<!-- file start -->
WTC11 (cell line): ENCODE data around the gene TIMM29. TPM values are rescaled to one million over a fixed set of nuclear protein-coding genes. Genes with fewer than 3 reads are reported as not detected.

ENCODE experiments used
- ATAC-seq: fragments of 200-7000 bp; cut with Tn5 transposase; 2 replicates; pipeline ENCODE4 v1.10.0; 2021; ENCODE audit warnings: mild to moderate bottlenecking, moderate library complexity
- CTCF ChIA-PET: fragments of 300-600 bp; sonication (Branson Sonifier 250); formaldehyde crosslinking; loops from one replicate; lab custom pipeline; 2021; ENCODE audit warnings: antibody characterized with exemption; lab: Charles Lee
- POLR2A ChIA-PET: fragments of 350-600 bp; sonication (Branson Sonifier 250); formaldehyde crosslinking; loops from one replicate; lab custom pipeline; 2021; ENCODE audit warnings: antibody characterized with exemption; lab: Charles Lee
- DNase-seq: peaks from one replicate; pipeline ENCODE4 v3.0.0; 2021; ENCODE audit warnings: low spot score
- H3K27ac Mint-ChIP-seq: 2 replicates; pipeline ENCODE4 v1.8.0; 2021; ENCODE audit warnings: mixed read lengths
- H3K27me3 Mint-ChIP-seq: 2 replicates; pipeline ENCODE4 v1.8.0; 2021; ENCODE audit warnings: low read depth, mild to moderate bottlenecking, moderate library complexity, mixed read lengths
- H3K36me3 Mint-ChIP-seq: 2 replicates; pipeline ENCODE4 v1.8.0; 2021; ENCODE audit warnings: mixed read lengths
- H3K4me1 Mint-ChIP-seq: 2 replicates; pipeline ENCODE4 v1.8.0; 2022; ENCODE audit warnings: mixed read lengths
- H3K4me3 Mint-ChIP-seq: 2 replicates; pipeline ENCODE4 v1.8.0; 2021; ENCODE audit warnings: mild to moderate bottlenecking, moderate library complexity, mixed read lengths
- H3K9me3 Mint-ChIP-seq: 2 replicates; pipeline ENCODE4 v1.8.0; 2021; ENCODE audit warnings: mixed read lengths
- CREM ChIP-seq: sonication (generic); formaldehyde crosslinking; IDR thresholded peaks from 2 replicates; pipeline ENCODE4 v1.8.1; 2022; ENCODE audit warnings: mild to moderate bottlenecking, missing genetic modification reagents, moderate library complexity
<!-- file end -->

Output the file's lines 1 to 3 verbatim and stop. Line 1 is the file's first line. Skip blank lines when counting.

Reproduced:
WTC11 (cell line): ENCODE data around the gene TIMM29. TPM values are rescaled to one million over a fixed set of nuclear protein-coding genes. Genes with fewer than 3 reads are reported as not detected.

ENCODE experiments used
- ATAC-seq: fragments of 200-7000 bp; cut with Tn5 transposase; 2 replicates; pipeline ENCODE4 v1.10.0; 2021; ENCODE audit warnings: mild to moderate bottlenecking, moderate library complexity